Researchers Trick Tesla Autopilot Into Steering Into Oncoming Traffic

Researchers have devised a simple attack that might cause a Tesla to automatically steer into oncoming traffic under certain conditions. The proof-of-concept exploit works not by hacking into the car's onboard computing system, but by using small, inconspicuous stickers that trick the Enhanced Autopilot of a Model S 75 into detecting and then following a change in the current lane.

Tesla's Enhanced Autopilot supports a variety of capabilities, including lane-centering, self-parking, and the ability to automatically change lanes with the driver's confirmation. The feature is now mostly called "Autopilot" after Tesla reshuffled the Autopilot price structure. It primarily relies on cameras, ultrasonic sensors, and radar to gather information about its surroundings, including nearby obstacles, terrain, and lane changes. It then feeds the data into onboard computers that use machine learning to make judgements in real time about the best way to respond.

Researchers from Tencent's Keen Security Lab recently reverse-engineered several of Tesla's automated processes to see how they reacted when environmental variables changed. One of the most striking discoveries was a way to cause Autopilot to steer into oncoming traffic. The attack worked by carefully affixing three stickers to the road. The stickers were nearly invisible to drivers, but machine-learning algorithms used by the Autopilot detected them as a line that indicated the lane was shifting to the left. As a result, Autopilot steered in that direction.

In a detailed, 37-page report, the researchers wrote:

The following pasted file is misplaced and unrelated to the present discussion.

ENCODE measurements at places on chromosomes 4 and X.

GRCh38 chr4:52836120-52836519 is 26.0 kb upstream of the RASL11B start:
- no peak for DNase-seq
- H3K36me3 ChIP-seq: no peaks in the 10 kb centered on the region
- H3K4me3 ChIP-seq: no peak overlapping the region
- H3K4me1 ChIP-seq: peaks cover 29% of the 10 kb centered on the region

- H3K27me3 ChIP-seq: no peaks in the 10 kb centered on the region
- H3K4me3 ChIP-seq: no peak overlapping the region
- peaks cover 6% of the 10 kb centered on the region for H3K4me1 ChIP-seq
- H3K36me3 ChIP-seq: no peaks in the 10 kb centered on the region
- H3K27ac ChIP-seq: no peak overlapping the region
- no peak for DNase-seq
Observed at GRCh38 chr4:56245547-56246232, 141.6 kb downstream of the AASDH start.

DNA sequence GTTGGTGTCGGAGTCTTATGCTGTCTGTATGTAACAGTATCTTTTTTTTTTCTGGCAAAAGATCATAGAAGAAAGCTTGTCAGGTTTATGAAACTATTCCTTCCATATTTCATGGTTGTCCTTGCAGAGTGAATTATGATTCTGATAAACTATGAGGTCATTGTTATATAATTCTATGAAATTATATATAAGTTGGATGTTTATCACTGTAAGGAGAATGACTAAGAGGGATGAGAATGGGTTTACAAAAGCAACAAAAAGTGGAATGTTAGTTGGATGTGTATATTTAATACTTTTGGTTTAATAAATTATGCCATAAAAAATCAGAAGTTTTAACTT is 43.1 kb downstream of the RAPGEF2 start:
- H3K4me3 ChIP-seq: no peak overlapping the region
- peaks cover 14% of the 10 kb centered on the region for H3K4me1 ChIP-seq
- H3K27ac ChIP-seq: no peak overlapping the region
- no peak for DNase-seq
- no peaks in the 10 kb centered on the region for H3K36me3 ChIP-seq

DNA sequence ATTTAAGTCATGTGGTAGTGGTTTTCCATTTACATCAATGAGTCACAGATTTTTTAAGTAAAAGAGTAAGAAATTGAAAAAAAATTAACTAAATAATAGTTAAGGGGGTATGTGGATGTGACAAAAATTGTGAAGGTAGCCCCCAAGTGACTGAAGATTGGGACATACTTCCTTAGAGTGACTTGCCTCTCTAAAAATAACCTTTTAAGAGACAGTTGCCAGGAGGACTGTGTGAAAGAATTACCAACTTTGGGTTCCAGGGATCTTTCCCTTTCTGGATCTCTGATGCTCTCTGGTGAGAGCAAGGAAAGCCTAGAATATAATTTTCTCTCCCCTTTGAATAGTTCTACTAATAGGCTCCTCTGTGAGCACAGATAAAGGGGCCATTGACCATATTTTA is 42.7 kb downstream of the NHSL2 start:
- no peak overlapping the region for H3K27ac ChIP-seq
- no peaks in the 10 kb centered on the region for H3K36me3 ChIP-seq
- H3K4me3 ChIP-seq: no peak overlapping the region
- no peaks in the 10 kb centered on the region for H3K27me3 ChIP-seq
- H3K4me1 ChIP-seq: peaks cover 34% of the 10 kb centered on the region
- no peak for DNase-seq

Tesla autopilot module's lane recognition function has a good robustness in an ordinary external environment (no strong light, rain, snow, sand and dust interference), but it still doesn't handle the situation correctly in our test scenario. This kind of attack is simple to deploy, and the materials are easy to obtain. As we talked in the previous introduction of Tesla's lane recognition function, Tesla uses a pure computer vision solution for lane recognition, and we found in this attack experiment that the vehicle driving decision is only based on computer vision lane recognition results. Our experiments proved that this architecture has security risks and reverse lane recognition is one of the necessary functions for autonomous driving in non-closed roads. In the scene we build, if the vehicle knows that the fake lane is pointing to the reverse lane, it should ignore this fake lane and then it could avoid a traffic accident.

The researchers said autopilot uses a function called detect_and_track to detect lanes and update an internal map that sends the latest information to the controller. The function first calls several CUDA kernels for different jobs, including:

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Keen Security Lab